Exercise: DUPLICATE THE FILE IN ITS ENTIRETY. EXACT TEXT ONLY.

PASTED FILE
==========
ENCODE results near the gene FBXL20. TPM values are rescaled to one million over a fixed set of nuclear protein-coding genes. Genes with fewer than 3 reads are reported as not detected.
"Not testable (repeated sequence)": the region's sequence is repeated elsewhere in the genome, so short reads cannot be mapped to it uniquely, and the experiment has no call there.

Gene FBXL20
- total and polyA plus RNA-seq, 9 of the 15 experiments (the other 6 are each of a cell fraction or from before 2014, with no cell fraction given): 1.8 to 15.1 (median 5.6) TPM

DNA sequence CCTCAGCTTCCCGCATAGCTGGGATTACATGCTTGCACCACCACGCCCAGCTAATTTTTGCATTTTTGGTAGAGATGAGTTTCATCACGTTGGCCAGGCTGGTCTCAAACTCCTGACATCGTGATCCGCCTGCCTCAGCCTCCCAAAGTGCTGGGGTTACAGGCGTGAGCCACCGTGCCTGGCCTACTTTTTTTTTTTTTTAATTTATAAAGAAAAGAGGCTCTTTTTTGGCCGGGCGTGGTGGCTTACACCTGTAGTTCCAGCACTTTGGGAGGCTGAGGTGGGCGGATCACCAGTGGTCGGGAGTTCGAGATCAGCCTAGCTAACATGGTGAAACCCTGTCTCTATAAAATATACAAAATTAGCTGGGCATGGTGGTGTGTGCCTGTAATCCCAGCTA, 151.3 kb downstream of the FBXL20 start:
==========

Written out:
ENCODE results near the gene FBXL20. TPM values are rescaled to one million over a fixed set of nuclear protein-coding genes. Genes with fewer than 3 reads are reported as not detected.
"Not testable (repeated sequence)": the region's sequence is repeated elsewhere in the genome, so short reads cannot be mapped to it uniquely, and the experiment has no call there.

Gene FBXL20
- total and polyA plus RNA-seq, 9 of the 15 experiments (the other 6 are each of a cell fraction or from before 2014, with no cell fraction given): 1.8 to 15.1 (median 5.6) TPM

DNA sequence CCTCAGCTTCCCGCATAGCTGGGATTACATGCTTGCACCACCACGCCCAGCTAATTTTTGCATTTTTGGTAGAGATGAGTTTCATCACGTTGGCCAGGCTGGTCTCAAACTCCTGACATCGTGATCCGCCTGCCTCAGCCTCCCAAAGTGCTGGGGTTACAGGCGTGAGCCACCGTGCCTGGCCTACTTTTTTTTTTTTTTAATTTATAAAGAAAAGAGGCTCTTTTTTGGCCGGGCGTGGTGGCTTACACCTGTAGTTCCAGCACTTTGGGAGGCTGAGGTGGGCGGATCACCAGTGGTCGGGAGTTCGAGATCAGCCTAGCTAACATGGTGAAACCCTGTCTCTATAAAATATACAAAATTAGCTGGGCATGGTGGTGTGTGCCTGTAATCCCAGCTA, 151.3 kb downstream of the FBXL20 start: